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26th Jan 2024

Scientists find ‘giant’ dinosaur spider fossil in Australia


It is the second-largest spider fossil ever found worldwide

Australia is the land of deadly things.

The continent is home to some of the deadliest creatures on Earth.

But if the you thought it’s spiders were the things of horror movies, wait until you see the prehistoric version.

Scientists have found a fossilised giant trapdoor spider in New South Wales, only the fourth specimen of its kind to be found in the country, and the first worldwide, of a spider belonging to the large brush-footed trapdoor spider family, Barychelidae.

The new species, which lived in the Miocene 11 to 16 million years ago, has been officially named Megamonodontium mccluskyi.

It seems, even million of years ago, Australia was a paradise for creepy crawlies.

Palaeontologist Matthew McCurry of the University of New South Wales and the Australian Museum said that because only four spider fossils had been found across Australia it is “difficult for scientists to understand their evolutionary history.”

“That is why this discovery is so significant, it reveals new information about the extinction of spiders and fills a gap in our understanding of the past,” he added.

McCurry said the closest living relative of the fossilised spider now lives in wet forests in Singapore through to Papua New Guinea, suggesting that “the group once occupied similar environments in mainland Australia but have subsequently gone extinct as Australia became more arid.”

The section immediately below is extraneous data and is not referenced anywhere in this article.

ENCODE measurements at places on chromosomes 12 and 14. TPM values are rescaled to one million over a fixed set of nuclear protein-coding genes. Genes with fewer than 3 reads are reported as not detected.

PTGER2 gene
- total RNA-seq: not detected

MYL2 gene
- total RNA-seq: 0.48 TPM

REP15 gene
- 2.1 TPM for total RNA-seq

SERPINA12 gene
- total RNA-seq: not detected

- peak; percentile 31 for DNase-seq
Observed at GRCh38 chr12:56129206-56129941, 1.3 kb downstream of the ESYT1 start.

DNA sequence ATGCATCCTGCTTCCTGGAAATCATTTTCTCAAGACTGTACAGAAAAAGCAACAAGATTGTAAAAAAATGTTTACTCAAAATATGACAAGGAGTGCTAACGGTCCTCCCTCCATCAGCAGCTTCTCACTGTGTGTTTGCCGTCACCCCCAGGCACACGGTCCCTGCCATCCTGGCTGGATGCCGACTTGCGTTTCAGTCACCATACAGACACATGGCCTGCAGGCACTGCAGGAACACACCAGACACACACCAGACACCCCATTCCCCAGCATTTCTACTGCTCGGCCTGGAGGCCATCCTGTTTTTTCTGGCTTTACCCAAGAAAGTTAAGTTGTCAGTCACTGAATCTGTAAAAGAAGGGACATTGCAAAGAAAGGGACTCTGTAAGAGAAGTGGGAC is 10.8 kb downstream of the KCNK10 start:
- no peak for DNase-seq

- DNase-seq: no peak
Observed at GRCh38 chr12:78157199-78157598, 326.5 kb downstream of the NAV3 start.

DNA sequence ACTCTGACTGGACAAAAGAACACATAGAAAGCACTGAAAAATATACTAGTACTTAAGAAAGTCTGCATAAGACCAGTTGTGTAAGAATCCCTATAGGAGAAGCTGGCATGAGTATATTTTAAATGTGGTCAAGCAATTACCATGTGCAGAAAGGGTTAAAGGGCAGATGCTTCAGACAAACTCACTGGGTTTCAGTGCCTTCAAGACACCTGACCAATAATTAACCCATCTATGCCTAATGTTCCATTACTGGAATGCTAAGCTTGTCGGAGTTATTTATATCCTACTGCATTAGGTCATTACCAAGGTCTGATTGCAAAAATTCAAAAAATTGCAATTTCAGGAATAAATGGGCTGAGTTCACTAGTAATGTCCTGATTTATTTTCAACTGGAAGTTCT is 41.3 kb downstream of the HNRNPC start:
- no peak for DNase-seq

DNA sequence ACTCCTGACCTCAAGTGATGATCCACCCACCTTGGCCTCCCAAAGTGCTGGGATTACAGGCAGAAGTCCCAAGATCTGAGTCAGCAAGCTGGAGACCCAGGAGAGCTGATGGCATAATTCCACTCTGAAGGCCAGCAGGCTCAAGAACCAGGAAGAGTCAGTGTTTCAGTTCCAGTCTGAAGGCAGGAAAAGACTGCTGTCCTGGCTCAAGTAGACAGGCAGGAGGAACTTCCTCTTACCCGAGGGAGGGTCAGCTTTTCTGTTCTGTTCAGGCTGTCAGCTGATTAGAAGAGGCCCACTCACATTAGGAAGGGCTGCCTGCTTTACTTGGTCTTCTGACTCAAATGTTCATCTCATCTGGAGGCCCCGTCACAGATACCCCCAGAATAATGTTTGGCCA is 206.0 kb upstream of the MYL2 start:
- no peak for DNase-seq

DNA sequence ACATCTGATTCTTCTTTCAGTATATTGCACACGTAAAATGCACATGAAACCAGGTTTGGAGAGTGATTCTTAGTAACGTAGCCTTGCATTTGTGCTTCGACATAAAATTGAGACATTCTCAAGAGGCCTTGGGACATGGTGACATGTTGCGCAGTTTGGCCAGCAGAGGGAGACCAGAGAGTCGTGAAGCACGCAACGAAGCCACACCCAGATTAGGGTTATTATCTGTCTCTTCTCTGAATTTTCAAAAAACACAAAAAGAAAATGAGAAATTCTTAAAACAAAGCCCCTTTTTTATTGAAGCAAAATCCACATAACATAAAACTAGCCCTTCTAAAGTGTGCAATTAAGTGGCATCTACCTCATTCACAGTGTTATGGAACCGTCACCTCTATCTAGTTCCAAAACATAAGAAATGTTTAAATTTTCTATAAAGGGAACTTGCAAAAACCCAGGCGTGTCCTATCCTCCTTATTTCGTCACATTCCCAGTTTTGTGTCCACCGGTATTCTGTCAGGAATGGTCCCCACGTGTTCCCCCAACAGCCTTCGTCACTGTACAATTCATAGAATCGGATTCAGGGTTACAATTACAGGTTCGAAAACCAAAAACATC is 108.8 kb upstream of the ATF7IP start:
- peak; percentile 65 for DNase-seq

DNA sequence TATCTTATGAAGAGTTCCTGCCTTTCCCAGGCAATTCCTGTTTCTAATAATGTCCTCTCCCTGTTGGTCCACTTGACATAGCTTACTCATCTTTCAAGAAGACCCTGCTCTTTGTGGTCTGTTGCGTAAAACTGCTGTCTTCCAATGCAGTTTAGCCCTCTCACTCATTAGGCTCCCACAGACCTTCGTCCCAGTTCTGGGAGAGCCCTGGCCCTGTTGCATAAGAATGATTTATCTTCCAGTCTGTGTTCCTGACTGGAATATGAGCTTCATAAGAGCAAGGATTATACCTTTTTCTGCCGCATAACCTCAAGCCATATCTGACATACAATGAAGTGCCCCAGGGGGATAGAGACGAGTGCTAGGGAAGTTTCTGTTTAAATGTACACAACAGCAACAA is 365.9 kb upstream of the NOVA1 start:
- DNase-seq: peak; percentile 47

The spider was discovered among a rich assemblage of Miocene fossils, which were found in a grassland region of NSW known as McGraths Flat.

So detailed was the preservation that the researchers could make out minute details in the body of the spider, confidently placing it close to the modern genus of Monodontium – but five times larger in size.

That’s not super huge, as Monodontium are usually quite small, but it’s still the second-largest spider fossil ever found, globally.

Megamonodontium mccluskyi’s body measures 23.31 millimeters, or just under an inch. With its legs spread, it would fit into the palm of your hand, MSN noted.

“Scanning electron microscopy allowed us to study minute details of the claws and setae on the spider’s pedipalps, legs and the main body,” explains virologist Michael Frese of the University of Canberra.

“Setae are hair-like structures that can have a range of functions. They can sense chemicals and vibrations, defend the spider against attackers and even make sounds.”

Arachnologist Robert Raven of Queensland Museum added: “Not only is it the largest fossilised spider to be found in Australia but it is the first fossil of the family Barychelidae that has been found worldwide.

“There are around 300 species of brush-footed trapdoor spiders alive today, but they don’t seem to become fossils very often. This could be because they spend so much time inside burrows and so aren’t in the right environment to be fossilized.”

The research has been published in the Zoological Journal of the Linnean Society.

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